In a press statement regarding the study, Luke said, “It is possible that price could be a key factor in Canada’s low cellular data consumption, particularly when you consider that they use the same amount of data on Wi-Fi as their American counterparts.”

Looking into this trend, Tutela broke down data consumption – as a percentage of overall internet usage – between the Big Three Canadian telecoms and Freedom Mobile. The study found that “Rogers customers consume the most data on average — 26.5 percent cellular (73.5 percent on Wi-Fi). Bell customers use the least, with 18.5 percent.”

Source: – Canadians use less than half the cellular data Americans do: Tutela report
Published: July 5, 2018

Just how much does your phone spy on you?

Researchers from Northeastern University have recently embarked on a quest to “[look into] the zombie conspiracy which no one ever seems to be able to kill over whether our phones are secretly listening to us to know which ads to present to us.”

You might be familiar with this conspiracy – in fact, you might believe in it. Take, for example, a personal anecdote. You’re at a bar and order a pitcher of Belgian Moon beer to share with friends. The next morning, Belgian Moon is all over your Facebook and Instagram ads. Maybe you’ve experienced something like this. In fact, Facebook and other social media sites are so connected to this conspiracy that Mark Zuckerberg was grilled about it during his Congressional testimony, and tried his best to dismiss it.

What these researchers found is that while it doesn’t seem like audio is being recorded from your phone – that doesn’t mean spying isn’t happening.

The study took 17,260 Android apps and looked at the media files being sent from them. According to Business Insider, “The researchers found no instance in which these apps turned on the phone’s microphone unprompted and sent audio. But they did find that some apps were sending screen recordings and screenshots to third parties.”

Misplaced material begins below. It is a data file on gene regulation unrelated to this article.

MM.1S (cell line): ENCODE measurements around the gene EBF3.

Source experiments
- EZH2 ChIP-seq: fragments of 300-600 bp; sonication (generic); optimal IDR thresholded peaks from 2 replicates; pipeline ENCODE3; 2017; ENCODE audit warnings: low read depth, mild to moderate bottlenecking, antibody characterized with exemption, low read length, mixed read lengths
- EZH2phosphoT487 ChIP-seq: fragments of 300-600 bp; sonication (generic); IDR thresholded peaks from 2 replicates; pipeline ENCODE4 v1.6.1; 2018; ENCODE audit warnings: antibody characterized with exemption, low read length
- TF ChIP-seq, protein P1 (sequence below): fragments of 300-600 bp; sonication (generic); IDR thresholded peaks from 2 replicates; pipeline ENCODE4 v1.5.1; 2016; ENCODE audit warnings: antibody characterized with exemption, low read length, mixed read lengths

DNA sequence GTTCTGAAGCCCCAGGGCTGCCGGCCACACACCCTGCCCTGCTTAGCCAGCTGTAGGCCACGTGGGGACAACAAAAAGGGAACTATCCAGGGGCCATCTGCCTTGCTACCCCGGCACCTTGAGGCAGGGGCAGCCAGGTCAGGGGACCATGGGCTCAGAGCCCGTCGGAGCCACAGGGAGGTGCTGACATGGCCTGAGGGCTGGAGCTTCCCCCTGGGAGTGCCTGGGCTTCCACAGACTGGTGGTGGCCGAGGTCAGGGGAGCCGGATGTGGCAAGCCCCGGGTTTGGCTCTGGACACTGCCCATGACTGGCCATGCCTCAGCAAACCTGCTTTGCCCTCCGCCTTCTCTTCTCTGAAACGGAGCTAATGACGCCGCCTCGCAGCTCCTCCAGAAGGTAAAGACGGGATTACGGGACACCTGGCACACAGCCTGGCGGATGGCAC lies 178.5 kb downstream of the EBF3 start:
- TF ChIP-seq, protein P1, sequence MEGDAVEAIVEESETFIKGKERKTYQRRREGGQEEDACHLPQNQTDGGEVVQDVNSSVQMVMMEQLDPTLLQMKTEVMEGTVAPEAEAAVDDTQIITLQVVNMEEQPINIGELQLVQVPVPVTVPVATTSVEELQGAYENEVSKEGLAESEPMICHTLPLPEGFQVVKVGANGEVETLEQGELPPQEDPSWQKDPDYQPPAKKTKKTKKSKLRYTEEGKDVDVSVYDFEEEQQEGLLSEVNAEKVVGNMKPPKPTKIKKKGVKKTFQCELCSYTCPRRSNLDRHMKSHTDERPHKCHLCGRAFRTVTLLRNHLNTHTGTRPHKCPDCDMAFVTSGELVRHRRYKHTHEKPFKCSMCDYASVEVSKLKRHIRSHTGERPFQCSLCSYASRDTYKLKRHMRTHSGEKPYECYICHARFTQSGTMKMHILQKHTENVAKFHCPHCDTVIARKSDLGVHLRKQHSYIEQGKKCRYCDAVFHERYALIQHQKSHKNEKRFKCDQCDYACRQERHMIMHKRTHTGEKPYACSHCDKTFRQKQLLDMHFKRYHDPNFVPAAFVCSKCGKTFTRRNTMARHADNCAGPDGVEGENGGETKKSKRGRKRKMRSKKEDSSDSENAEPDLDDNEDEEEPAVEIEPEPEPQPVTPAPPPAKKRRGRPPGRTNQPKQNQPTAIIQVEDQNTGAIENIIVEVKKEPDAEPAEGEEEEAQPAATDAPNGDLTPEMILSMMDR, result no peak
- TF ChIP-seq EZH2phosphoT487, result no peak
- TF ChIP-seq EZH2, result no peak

In other words, your phone is spying on you… just not via unprompted microphone access. Or, more accurately, the results Northeastern researchers found did not include microphone eavesdropping, which is not to say it absolutely doesn’t happen.

The study’s results have not been officially presented yet – this will happen next month at the Privacy Enhancing Technology Symposium Conference in Barcelona, according to BGR – but the researchers did provide us with some examples. Take junk food delivery app GoPuff; the study explains that this site monitors “user interactions with the app and send[s] them to a mobile analytics company called Appsee.”

The Northeastern researchers have stated in their study that: “Our study reveals several alarming privacy risks in the Android app ecosystem, including apps that over-provision their media permissions and apps that share image and video data with other parties in unexpected ways, without user knowledge or consent. We also identify a previously unreported privacy risk that arises from third party libraries that record and upload screenshots and videos of the screen without informing the user. This can occur without needing any permissions from the user.”

Source: – Yes, your phone is spying on you and these researchers proved it
Published: July 4, 2018

Finnish telecom Elisa is the first to commercially use a 5G network

We finally have a winner in the race to the first commercial 5G network. It’s not Verizon or AT&T, nor a powerhouse provider from China or South Korea. It’s Elisa! Who’s Elisa you ask? Elisa is a Finnish carrier that has recently partnered with Huawei to make the goal of many operators a reality.

Elisa is actually a pretty big player in reaching these land marks. According to Fierce Wireless, “This isn’t the first time Elisa has staked a big first in wireless. The first GSM telephone call in the world was made using Elisa’s network.”

Elisa says it just became the first to use a 5G network when Anne Berner, minister of Transport and Communications, made a video call from Tampere, Finland, to Kadri Simson, minister of Economic Affairs and Infrastructure, who was in Tallinn, Estonia. This video call was made using what Elisa’s head of mobile technology, Eetu Prieur, described as “wireless 5G routers.” These routers bring coverage to the city centers of Tampere and Tallin.

Fierce Wireless says that Elisa is “using 100 MHz of 3.5 GHz spectrum. The Ministry of Communications is preparing to allocate the first 5G licenses to the 3,400–3,800 MHz frequency band this fall.”